(BIVN) – 196 members of Congress have filed a lawsuit against President Donald Trump to enforce the Emoluments Clause of the U.S. Constitution. The clause deals with gifts or benefits that the President – or the officials in his administration – might receive from foreign governments and businesses.
Representative Tulsi Gabbard – one of the four Congressional delegates from Hawaii, all of whom are listed as plaintiffs – issued a new release on the matter, saying the lawsuit would give Congress the authority to vote on, and approve, any foreign emoluments on a case-by-case basis.
“The American people deserve a president who is a servant leader who they can trust to represent the people’s interests, rather than his or her own,” Rep. Gabbard stated. “Those who voted for President Trump took him at his word – that having accumulated enough of his own personal wealth, he would be solely focused on serving the American people. It is paramount that President Trump divest himself from his properties, especially those abroad, so Americans can trust that this Administration’s foreign policy decisions are not being influenced by the President’s investments. We need to be assured, for example, that U.S.-Saudi policy is not being influenced by a Trump resort or other investments in that country, rather it is crafted to serve the best interests of the American people.”
“If President Trump does the right thing by seeking and receiving appropriate congressional approval, stops accepting financial benefits from foreign government officials, and divests himself from his properties, I will withdraw my support from this lawsuit. The people of this country deserve transparency and confidence that the President is acting on their behalf,” Rep. Tulsi Gabbard.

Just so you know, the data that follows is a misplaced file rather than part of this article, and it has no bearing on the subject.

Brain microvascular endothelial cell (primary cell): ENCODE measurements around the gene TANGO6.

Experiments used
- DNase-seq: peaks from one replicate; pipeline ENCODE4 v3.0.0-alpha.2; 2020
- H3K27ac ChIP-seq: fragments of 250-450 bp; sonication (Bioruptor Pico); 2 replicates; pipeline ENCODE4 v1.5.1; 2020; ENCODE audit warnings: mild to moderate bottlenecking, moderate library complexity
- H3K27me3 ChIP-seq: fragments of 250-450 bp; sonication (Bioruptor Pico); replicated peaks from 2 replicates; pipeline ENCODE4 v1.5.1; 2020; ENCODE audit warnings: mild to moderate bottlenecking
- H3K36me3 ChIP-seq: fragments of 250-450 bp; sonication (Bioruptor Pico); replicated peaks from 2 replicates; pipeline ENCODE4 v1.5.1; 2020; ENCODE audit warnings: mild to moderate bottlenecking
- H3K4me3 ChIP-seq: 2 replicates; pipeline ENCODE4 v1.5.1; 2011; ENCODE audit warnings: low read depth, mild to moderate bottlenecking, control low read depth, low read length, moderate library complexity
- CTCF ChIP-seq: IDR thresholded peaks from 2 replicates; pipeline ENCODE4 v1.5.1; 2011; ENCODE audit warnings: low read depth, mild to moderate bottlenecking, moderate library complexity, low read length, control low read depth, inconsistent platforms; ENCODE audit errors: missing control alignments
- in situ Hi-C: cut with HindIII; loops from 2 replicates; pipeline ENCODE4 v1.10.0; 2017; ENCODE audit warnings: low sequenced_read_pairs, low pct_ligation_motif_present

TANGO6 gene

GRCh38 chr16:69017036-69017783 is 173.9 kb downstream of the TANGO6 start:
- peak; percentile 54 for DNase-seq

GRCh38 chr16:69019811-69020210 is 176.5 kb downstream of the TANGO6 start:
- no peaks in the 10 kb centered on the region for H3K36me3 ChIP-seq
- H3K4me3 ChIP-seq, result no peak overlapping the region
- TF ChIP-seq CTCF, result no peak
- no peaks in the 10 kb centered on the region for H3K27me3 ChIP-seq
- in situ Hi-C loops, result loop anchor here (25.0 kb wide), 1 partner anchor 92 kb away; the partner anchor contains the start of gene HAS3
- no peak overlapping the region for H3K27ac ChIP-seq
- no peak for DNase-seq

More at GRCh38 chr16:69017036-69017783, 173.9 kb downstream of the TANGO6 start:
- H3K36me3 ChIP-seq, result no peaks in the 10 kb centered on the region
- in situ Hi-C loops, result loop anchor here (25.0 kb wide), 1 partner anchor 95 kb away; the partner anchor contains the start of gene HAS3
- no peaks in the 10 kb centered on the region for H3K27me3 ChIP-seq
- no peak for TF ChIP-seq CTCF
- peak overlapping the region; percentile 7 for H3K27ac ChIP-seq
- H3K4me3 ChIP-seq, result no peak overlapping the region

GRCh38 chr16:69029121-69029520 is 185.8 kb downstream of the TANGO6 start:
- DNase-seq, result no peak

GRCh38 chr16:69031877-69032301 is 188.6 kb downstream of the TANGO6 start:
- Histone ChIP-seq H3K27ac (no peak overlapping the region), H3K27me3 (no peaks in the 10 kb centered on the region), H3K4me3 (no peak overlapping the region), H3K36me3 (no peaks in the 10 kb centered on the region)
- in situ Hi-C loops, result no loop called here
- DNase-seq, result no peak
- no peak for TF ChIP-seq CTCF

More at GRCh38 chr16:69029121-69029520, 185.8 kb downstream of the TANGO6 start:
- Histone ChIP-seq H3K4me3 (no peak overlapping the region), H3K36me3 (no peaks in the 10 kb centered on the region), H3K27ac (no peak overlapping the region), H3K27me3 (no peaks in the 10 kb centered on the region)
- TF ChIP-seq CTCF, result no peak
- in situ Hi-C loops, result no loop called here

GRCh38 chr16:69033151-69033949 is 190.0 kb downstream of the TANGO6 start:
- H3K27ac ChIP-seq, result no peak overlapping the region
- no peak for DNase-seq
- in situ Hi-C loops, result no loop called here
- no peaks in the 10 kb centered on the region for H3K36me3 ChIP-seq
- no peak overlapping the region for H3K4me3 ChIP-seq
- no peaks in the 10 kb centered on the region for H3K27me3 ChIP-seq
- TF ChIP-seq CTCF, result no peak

The State of Hawaii has been keeping an eye on Trump’s global business connections since he took office.
“According to President Trump’s financial disclosure, he has investments in or owns companies in at least 20 different countries,” read a media release from the Hawaii State Legislature in March of this year, discussing proposed bills requiring presidential candidates to release their tax returns in order to appear on the Hawaii ballot. “Unlike his domestic business, President Trump could run afoul of the emoluments clause in the U.S. Constitution by continuing to profit off these deals. In addition to emoluments, the president’s foreign policy decisions could be called into question in any country in which the Trump Organization does business, for example by exempting countries with Trump Organization presence from a travel ban executive order.”